The Denver-based, No. 78 Furniture Row Racing team is coming off its best season since the franchise entered the Sprint Cup competition in 2005. Last year, Smith qualified in all 36 races and came on strong during the second half of the season, scoring a number of top-20 finishes, including three top 13s in the final seven races. He also qualified in the top 10 in the last three Cup races of the 2010 campaign.
Credit: Furniture Row Racing PR

Ford Racing enters the 2011 NASCAR Sprint Cup Series season needing only one victory to reach 600. Over the next five weeks, leading up to the Daytona 500, Ford Racing will present a weekly recap of the milestone wins and other tidbits that have helped shape the manufacturer’s history in the sport. This week’s feature looks at Fred Lorenzen, who gave Ford its 100th NASCAR Sprint Cup Series victory when he won the Atlanta 500 at Atlanta International Raceway on June 10, 1962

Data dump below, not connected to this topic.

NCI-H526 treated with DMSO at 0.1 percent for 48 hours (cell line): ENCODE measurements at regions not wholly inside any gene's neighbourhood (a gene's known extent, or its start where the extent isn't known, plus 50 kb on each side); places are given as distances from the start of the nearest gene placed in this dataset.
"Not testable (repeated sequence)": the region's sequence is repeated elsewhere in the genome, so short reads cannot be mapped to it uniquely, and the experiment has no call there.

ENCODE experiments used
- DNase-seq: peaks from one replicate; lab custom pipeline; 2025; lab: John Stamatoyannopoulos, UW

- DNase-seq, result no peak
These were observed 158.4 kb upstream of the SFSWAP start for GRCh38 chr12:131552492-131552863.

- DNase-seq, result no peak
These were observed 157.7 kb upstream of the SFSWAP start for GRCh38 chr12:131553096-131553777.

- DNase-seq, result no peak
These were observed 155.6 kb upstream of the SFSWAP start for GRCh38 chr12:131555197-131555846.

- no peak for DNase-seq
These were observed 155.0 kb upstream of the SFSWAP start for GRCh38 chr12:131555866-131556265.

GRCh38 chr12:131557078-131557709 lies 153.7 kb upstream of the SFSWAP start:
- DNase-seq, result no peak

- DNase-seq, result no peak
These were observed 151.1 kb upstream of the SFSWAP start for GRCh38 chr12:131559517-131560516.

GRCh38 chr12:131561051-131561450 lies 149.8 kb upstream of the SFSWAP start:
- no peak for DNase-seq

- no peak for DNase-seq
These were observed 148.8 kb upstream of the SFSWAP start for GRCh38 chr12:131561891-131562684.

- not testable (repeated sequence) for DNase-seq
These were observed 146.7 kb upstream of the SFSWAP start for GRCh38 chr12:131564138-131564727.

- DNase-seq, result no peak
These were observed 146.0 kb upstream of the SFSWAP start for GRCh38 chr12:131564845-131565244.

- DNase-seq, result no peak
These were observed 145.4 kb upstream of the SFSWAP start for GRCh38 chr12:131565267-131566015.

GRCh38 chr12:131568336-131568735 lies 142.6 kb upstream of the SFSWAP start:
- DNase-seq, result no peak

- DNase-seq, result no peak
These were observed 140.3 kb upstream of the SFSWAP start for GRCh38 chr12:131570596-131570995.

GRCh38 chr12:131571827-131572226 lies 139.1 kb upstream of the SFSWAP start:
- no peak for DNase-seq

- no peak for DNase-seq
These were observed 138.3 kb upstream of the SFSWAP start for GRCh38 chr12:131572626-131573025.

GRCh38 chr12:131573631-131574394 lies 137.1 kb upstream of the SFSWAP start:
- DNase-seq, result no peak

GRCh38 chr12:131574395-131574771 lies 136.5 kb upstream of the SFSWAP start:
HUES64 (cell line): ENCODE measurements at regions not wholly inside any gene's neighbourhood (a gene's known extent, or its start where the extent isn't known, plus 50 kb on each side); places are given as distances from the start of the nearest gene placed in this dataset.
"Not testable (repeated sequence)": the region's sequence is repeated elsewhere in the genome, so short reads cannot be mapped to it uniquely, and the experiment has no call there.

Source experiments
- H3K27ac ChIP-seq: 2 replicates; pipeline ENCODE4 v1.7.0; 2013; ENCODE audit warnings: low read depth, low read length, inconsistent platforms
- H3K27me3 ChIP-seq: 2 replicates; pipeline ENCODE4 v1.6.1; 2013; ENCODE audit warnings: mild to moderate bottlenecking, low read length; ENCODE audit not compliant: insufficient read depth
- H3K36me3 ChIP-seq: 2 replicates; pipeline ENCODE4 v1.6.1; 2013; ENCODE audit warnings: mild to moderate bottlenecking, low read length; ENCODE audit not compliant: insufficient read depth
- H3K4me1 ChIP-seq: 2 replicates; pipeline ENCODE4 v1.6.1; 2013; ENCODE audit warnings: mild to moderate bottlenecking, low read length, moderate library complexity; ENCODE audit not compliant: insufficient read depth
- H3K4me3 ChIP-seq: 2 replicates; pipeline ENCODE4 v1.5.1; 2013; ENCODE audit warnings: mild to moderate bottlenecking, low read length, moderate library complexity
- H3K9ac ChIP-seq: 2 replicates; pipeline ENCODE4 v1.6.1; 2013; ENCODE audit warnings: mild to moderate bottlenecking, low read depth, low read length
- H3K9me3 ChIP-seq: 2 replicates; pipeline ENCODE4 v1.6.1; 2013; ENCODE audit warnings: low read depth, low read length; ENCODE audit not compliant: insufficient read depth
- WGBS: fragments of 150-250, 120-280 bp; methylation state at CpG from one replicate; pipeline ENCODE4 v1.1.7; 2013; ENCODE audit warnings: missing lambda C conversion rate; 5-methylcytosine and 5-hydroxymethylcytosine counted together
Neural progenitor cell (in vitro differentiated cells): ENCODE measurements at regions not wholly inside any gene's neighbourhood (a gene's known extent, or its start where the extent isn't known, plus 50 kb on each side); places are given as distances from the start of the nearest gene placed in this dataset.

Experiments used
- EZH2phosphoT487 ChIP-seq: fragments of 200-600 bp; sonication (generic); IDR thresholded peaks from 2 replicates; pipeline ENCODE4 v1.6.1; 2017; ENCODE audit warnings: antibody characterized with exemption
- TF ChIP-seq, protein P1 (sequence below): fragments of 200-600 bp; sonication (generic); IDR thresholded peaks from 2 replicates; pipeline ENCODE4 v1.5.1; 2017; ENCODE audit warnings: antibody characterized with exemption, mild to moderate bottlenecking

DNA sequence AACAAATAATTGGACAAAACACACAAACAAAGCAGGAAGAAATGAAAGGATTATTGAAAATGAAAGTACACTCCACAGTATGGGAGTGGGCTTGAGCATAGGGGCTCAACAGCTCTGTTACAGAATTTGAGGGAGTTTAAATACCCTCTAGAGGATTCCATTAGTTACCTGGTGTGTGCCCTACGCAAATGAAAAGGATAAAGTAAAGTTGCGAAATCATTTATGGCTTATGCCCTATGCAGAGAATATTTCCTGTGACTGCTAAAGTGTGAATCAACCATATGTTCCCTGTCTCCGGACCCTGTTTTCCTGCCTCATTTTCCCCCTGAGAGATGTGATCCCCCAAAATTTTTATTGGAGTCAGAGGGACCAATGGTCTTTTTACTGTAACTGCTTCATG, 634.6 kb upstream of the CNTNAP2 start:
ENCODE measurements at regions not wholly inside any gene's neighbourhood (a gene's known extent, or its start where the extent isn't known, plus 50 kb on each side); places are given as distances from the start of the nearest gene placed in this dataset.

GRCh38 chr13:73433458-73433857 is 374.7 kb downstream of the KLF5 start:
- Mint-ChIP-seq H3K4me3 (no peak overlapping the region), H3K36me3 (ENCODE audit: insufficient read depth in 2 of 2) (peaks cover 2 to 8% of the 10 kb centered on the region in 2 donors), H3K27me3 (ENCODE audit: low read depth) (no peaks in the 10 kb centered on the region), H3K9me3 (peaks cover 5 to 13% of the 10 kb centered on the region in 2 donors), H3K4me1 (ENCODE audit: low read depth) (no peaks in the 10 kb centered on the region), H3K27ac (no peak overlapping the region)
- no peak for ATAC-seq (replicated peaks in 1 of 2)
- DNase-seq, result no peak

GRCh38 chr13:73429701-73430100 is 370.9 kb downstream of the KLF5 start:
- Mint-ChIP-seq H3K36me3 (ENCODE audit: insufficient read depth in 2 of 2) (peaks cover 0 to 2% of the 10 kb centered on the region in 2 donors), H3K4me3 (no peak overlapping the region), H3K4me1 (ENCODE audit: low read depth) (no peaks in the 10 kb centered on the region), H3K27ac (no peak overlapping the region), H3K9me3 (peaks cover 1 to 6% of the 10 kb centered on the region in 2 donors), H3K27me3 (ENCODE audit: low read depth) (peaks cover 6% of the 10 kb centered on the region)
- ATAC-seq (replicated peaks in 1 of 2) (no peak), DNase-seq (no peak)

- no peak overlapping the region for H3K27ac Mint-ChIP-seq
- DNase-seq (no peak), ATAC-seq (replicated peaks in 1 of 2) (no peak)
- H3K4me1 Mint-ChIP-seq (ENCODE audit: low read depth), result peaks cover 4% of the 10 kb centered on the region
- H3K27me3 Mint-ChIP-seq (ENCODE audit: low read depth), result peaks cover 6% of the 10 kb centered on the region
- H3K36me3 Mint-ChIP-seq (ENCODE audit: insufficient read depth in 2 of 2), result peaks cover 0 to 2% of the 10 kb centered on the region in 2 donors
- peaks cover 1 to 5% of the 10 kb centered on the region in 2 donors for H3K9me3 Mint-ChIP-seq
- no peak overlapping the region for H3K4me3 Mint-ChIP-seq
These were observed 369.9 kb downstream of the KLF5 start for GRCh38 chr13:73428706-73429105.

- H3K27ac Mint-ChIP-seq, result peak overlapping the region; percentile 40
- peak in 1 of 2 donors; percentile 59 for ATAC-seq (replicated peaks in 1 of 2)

Fred Lorenzen made only 158 starts during his NASCAR Sprint Cup Series career, but the impact he made in the grandstands and on the track was something to behold.

“I can remember being at Bristol and Martinsville, where you’re right next to the race fans,” recalled Waddell Wilson, who built engines for Lorenzen in the mid-sixties at Holman-Moody. “When they’d introduce Fred Lorenzen and Richard Petty, half of the crowd was for one and half of the crowd was for the other. Those were the two drivers that everybody was pulling for, but when they introduced Lorenzen they always called him the Golden Haired Boy from Illinois.”